The main weakness of the book is that it downplays environmental concerns by focusing on how the direst predictions never materialized. Allitt admits he is an optimist and in highlighting the progress made since 1945, he at times understates how these results depended on environmentalist ideas and social activism to mobilize support for public policies and other solutions. Environmental leaders dramatized issues, but so did their counterparts, which Allitt could do more to recognize. He also places great faith in American democratic decision-making processes for improving environmental outcomes. While that may be true compared to places such as the former Soviet Union, China, and the developing world, Allitt’s work would benefit from referencing literature that highlights the shortcomings of public participation in the late twentieth-century United States.
Minor misgivings aside, A Climate of Crisis is highly recommended reading. Undergraduate students taking survey-level coursework and instructors preparing the same, as well nonspecialist academics and secondary school teachers looking to familiarize themselves with the subject, would be well served by this book. So too would a lay public audience. Overall, this book offers a masterful synthesis of environmental issues and debates since 1945.
. Some examples of missing references include Samuel Hays, Beauty, Health, and Permanence: Environmental Politics in the United States, 1955-1985 (New York: Cambridge University Press, 1987); Richard J. Lazarus, The Making of Environmental Law (Chicago: The University of Chicago Press, 2004); and Christopher J. Bosso, Environment, Inc. (Lawrence: University Press of Kansas, 2005).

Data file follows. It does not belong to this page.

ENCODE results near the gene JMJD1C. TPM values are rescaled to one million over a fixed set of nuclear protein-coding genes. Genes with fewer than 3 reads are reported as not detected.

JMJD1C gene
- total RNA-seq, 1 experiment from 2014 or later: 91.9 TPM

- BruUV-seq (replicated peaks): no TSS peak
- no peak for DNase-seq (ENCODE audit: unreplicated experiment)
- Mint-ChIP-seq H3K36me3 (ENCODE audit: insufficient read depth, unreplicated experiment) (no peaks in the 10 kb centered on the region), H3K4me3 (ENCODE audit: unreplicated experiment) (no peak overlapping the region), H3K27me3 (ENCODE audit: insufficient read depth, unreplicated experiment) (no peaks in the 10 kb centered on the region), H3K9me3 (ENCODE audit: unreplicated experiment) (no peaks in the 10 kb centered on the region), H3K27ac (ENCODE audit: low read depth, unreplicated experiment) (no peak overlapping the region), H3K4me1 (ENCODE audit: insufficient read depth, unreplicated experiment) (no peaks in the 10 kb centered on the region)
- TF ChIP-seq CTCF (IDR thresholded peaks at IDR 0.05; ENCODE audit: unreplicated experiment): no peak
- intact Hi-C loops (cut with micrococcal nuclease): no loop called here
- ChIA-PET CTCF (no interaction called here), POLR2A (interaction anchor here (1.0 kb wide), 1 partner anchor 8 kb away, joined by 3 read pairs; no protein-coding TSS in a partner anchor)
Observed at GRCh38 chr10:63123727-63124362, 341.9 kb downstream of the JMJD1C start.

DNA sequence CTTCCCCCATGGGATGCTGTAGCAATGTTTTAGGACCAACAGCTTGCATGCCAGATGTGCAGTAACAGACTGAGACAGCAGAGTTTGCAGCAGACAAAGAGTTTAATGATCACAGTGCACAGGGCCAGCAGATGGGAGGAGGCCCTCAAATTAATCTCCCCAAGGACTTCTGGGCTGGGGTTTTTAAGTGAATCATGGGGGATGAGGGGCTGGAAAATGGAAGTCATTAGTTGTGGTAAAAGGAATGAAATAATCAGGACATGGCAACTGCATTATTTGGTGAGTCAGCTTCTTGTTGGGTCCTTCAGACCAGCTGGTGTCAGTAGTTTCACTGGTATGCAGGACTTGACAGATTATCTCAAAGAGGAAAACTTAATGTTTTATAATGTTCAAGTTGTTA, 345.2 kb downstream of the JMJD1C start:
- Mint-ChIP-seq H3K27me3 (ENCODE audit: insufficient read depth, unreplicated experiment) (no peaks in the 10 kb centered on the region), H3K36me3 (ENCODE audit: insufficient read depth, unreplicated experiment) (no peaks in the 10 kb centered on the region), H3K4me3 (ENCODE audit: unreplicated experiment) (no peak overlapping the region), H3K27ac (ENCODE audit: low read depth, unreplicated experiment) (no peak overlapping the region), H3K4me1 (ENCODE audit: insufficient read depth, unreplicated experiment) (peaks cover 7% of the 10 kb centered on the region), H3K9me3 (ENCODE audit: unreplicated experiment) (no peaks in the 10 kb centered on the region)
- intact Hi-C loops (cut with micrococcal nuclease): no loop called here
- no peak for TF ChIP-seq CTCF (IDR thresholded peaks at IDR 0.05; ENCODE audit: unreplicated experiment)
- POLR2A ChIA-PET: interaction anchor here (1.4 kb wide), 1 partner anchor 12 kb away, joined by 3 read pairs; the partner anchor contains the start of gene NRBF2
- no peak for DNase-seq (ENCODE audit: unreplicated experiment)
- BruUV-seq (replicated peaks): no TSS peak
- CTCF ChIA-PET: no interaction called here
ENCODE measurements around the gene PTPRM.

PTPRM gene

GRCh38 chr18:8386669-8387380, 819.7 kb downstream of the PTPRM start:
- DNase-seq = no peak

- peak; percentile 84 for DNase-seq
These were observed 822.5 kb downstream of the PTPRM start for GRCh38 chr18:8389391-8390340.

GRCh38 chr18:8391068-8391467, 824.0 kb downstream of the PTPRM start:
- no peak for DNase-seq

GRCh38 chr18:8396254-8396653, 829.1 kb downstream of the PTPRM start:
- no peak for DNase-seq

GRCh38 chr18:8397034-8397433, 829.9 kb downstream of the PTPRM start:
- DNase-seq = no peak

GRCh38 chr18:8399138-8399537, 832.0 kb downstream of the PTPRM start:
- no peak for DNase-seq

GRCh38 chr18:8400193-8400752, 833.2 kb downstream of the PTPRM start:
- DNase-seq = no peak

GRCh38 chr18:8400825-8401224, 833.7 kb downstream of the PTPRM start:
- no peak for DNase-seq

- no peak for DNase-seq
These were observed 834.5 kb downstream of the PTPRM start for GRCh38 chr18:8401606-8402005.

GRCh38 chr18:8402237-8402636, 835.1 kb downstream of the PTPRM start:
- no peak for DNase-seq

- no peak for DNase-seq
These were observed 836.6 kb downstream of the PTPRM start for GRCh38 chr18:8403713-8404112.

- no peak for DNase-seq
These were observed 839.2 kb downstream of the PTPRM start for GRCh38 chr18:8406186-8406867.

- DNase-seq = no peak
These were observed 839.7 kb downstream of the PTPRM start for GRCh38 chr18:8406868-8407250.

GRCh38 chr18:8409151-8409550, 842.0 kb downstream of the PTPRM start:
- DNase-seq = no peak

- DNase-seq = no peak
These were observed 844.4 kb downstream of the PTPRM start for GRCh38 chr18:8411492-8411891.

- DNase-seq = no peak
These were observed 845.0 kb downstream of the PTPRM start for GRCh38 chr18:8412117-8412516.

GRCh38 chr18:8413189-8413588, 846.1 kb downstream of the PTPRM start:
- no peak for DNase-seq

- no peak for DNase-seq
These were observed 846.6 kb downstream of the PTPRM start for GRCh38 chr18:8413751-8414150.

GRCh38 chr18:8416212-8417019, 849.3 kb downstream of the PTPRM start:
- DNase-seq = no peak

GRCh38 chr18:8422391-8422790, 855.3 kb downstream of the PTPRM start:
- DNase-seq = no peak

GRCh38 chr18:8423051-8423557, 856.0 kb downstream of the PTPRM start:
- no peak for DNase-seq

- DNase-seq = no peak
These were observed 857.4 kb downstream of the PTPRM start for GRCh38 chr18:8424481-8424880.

. Matthew J. Lindstrom and Zachary A. Smith, The National Environmental Policy Act: Judicial Misconstruction, Legislative Indifference and Executive Neglect (College Station: Texas A & M Press, 2001); Michael R. Greenberg, The Environmental Impact Statement after Two Generations: Managing Environmental Power (New York: Routledge, 2012); and Walter F. Baber and Robert V. Bartlett, Deliverative Environmental Politics: Democracy and Ecological Rationality (Cambridge, MA: MIT Press, 2005).
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John Spiers. Review of Patrick Allitt, A Climate of Crisis: America in the Age of Environmentalism.